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The Transition in East Germany: When Is a Ten-Point Fall in the Gender Wage Gap Bad News?

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  • Jennifer Hunt

    (University of Montreal)

Abstract

The gender wage gap in East Germany has narrowed by 10 percentage points in transition, but women have experienced much more severe employment difficulties than men. Using the German Socio-Economic Panel for 199094, I show that on balance women have lost relative to men. Almost half the relative wage gain is due to exits from employment of the low skilled, who are disproportionately women. The female employment decline is not primarily voluntary: more than half the gender gap in the hazard rate from employment reflects a general fall in demand for low-skilled workers. Reduced child care plays no role.

Suggested Citation

  • Jennifer Hunt, 2002. "The Transition in East Germany: When Is a Ten-Point Fall in the Gender Wage Gap Bad News?," Journal of Labor Economics, University of Chicago Press, vol. 20(1), pages 148-169, January.
  • Handle: RePEc:ucp:jlabec:v:20:y:2002:i:1:p:148-169
    DOI: 10.1086/323935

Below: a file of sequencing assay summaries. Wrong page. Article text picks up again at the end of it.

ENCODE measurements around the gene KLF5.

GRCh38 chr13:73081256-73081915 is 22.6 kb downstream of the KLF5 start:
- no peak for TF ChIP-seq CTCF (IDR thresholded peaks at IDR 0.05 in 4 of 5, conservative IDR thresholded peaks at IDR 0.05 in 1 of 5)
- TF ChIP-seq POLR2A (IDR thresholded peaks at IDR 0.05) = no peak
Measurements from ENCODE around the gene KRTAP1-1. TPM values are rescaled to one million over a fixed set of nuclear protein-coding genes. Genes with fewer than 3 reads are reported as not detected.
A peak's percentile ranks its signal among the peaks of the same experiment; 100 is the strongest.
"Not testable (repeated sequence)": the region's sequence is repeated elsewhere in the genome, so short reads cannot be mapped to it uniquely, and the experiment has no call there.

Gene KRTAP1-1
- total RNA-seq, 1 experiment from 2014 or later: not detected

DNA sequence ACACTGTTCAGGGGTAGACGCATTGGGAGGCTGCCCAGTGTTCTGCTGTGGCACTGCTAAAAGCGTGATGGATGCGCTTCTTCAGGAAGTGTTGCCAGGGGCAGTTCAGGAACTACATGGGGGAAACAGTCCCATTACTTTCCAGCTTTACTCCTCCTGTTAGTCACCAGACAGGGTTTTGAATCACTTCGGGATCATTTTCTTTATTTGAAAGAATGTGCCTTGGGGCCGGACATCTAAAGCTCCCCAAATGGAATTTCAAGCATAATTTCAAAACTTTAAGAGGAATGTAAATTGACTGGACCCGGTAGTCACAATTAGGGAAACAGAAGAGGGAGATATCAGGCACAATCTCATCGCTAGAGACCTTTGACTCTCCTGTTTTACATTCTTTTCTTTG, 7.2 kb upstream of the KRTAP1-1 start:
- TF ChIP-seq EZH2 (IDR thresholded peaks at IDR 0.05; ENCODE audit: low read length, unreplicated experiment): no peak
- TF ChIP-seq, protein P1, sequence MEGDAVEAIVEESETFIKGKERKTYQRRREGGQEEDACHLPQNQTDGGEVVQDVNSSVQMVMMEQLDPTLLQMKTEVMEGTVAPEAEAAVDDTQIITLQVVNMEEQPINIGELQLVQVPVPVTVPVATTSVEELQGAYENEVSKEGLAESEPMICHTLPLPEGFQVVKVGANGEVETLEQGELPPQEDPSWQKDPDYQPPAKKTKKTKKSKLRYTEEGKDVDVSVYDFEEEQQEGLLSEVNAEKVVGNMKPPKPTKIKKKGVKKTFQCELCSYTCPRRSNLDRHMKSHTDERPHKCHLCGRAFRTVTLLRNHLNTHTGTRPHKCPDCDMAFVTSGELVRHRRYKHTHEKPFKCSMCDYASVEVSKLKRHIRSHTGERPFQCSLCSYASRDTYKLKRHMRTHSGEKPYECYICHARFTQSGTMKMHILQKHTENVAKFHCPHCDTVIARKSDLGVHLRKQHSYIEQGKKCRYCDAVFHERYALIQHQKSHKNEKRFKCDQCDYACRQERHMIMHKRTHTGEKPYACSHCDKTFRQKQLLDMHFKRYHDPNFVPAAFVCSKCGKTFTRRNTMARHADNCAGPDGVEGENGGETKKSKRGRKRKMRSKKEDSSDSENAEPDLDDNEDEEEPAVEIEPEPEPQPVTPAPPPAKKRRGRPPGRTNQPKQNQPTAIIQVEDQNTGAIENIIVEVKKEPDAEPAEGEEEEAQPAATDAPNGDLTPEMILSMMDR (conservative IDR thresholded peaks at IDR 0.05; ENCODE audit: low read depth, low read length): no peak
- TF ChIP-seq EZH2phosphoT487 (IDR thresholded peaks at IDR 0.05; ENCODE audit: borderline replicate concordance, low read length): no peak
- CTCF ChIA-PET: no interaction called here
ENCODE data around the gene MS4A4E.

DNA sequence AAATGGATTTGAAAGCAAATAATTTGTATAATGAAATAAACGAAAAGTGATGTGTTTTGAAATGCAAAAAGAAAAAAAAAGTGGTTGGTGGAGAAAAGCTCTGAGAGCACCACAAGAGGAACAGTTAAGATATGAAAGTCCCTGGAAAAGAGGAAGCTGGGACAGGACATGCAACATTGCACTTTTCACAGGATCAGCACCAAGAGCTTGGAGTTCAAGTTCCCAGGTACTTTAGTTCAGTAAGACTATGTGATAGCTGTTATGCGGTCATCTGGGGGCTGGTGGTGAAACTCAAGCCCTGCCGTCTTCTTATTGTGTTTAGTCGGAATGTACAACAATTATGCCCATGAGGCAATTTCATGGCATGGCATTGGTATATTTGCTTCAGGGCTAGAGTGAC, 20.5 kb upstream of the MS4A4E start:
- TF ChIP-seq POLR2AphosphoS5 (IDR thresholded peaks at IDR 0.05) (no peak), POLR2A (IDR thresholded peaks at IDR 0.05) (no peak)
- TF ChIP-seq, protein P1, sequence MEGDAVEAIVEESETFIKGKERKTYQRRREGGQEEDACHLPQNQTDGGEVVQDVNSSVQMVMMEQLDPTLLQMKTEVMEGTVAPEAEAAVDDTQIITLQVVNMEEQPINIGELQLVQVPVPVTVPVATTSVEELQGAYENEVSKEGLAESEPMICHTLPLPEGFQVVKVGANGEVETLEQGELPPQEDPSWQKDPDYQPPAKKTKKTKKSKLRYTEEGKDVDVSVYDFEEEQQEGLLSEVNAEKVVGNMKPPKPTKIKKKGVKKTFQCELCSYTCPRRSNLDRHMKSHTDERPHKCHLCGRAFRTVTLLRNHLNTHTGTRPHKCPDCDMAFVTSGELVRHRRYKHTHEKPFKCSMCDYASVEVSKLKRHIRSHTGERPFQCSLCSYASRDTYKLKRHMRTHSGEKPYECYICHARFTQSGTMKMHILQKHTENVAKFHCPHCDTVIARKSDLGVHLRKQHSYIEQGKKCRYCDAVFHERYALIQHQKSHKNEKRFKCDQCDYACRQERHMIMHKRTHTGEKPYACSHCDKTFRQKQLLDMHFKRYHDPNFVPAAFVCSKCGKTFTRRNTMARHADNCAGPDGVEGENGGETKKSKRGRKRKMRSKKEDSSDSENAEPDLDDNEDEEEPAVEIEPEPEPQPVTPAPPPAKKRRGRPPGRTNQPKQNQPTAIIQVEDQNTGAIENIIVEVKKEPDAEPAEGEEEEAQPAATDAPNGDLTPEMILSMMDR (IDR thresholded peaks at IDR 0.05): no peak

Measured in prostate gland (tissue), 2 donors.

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    References listed on IDEAS

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    1. Jennifer Hunt, 2001. "Post-Unification Wage Growth in East Germany," The Review of Economics and Statistics, MIT Press, vol. 83(1), pages 190-195, February.
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    More about this item

    JEL classification:

    • J23 - Labor and Demographic Economics - - Demand and Supply of Labor - - - Labor Demand
    • J31 - Labor and Demographic Economics - - Wages, Compensation, and Labor Costs - - - Wage Level and Structure; Wage Differentials
    • J7 - Labor and Demographic Economics - - Labor Discrimination
    • P5 - Economic Systems - - Comparative Economic Systems

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